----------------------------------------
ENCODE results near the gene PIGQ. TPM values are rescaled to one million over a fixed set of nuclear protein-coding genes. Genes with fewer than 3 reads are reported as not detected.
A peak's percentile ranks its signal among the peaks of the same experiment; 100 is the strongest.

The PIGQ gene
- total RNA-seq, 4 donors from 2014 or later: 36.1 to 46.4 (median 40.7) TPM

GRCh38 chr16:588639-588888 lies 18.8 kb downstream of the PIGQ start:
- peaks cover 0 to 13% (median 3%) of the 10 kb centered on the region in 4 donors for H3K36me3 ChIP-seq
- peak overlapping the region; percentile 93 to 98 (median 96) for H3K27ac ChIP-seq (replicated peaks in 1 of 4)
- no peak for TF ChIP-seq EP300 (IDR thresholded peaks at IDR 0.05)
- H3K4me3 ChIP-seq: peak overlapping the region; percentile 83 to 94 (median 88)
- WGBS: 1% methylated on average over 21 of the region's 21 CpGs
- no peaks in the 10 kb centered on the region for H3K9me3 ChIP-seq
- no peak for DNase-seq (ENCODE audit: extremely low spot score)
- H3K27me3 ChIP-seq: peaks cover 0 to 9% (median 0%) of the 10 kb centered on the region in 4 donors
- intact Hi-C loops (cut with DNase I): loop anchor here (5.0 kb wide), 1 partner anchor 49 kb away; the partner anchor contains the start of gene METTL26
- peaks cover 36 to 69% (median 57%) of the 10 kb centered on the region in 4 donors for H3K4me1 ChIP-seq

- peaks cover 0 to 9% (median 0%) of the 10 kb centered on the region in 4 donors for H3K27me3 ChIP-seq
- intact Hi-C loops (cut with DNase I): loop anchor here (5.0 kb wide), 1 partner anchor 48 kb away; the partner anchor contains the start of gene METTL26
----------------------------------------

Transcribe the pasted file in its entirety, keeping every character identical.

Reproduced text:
ENCODE results near the gene PIGQ. TPM values are rescaled to one million over a fixed set of nuclear protein-coding genes. Genes with fewer than 3 reads are reported as not detected.
A peak's percentile ranks its signal among the peaks of the same experiment; 100 is the strongest.

The PIGQ gene
- total RNA-seq, 4 donors from 2014 or later: 36.1 to 46.4 (median 40.7) TPM

GRCh38 chr16:588639-588888 lies 18.8 kb downstream of the PIGQ start:
- peaks cover 0 to 13% (median 3%) of the 10 kb centered on the region in 4 donors for H3K36me3 ChIP-seq
- peak overlapping the region; percentile 93 to 98 (median 96) for H3K27ac ChIP-seq (replicated peaks in 1 of 4)
- no peak for TF ChIP-seq EP300 (IDR thresholded peaks at IDR 0.05)
- H3K4me3 ChIP-seq: peak overlapping the region; percentile 83 to 94 (median 88)
- WGBS: 1% methylated on average over 21 of the region's 21 CpGs
- no peaks in the 10 kb centered on the region for H3K9me3 ChIP-seq
- no peak for DNase-seq (ENCODE audit: extremely low spot score)
- H3K27me3 ChIP-seq: peaks cover 0 to 9% (median 0%) of the 10 kb centered on the region in 4 donors
- intact Hi-C loops (cut with DNase I): loop anchor here (5.0 kb wide), 1 partner anchor 49 kb away; the partner anchor contains the start of gene METTL26
- peaks cover 36 to 69% (median 57%) of the 10 kb centered on the region in 4 donors for H3K4me1 ChIP-seq

- peaks cover 0 to 9% (median 0%) of the 10 kb centered on the region in 4 donors for H3K27me3 ChIP-seq
- intact Hi-C loops (cut with DNase I): loop anchor here (5.0 kb wide), 1 partner anchor 48 kb away; the partner anchor contains the start of gene METTL26